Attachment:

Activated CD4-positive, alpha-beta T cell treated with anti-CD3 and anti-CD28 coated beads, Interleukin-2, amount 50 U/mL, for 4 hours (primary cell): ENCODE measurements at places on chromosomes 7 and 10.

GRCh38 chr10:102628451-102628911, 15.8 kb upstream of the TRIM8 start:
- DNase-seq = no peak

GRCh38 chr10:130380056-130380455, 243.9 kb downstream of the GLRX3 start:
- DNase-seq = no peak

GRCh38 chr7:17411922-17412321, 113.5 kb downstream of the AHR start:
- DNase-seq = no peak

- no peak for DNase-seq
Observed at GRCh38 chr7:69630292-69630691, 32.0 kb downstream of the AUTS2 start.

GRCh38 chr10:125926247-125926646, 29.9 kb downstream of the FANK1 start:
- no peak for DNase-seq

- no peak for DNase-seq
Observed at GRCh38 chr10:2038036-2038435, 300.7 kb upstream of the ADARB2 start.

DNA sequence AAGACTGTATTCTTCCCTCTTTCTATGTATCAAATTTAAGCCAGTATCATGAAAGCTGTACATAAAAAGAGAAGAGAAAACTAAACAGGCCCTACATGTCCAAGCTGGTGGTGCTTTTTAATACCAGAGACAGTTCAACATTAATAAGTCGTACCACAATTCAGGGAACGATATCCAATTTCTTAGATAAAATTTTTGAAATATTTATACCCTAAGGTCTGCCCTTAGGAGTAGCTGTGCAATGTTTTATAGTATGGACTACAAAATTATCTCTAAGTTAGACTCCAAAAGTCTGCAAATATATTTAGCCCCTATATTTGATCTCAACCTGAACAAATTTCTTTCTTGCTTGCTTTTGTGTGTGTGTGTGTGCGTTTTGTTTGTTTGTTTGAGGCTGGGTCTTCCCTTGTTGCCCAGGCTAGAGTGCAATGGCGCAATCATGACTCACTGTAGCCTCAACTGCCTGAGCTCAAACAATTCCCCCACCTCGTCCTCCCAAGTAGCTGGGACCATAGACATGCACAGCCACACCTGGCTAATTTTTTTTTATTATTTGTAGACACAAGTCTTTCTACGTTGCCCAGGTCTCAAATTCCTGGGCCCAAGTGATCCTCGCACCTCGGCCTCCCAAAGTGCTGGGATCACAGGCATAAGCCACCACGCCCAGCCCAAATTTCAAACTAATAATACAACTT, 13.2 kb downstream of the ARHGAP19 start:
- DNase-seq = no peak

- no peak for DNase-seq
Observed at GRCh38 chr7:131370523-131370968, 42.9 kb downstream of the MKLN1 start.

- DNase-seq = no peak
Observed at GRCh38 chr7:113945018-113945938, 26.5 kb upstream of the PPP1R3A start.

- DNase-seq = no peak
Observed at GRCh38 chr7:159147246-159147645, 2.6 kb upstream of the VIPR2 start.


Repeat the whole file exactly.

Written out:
Activated CD4-positive, alpha-beta T cell treated with anti-CD3 and anti-CD28 coated beads, Interleukin-2, amount 50 U/mL, for 4 hours (primary cell): ENCODE measurements at places on chromosomes 7 and 10.

GRCh38 chr10:102628451-102628911, 15.8 kb upstream of the TRIM8 start:
- DNase-seq = no peak

GRCh38 chr10:130380056-130380455, 243.9 kb downstream of the GLRX3 start:
- DNase-seq = no peak

GRCh38 chr7:17411922-17412321, 113.5 kb downstream of the AHR start:
- DNase-seq = no peak

- no peak for DNase-seq
Observed at GRCh38 chr7:69630292-69630691, 32.0 kb downstream of the AUTS2 start.

GRCh38 chr10:125926247-125926646, 29.9 kb downstream of the FANK1 start:
- no peak for DNase-seq

- no peak for DNase-seq
Observed at GRCh38 chr10:2038036-2038435, 300.7 kb upstream of the ADARB2 start.

DNA sequence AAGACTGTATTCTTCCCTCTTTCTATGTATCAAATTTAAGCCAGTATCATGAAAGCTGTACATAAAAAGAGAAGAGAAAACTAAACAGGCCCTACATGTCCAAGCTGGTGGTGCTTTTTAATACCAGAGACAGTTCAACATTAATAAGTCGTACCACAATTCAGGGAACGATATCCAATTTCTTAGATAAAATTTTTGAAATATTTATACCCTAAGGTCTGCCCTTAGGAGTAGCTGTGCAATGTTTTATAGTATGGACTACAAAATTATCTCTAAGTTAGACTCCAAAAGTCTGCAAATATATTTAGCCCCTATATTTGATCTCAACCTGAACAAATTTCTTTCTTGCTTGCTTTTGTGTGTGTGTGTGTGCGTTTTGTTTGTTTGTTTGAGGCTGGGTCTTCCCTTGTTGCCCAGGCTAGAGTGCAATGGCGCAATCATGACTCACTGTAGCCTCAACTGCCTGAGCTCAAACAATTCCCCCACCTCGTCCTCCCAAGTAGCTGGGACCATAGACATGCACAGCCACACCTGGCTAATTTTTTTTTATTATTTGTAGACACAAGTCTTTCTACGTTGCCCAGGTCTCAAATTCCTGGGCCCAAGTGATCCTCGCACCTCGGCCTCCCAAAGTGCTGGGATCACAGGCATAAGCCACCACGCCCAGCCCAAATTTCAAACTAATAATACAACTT, 13.2 kb downstream of the ARHGAP19 start:
- DNase-seq = no peak

- no peak for DNase-seq
Observed at GRCh38 chr7:131370523-131370968, 42.9 kb downstream of the MKLN1 start.

- DNase-seq = no peak
Observed at GRCh38 chr7:113945018-113945938, 26.5 kb upstream of the PPP1R3A start.

- DNase-seq = no peak
Observed at GRCh38 chr7:159147246-159147645, 2.6 kb upstream of the VIPR2 start.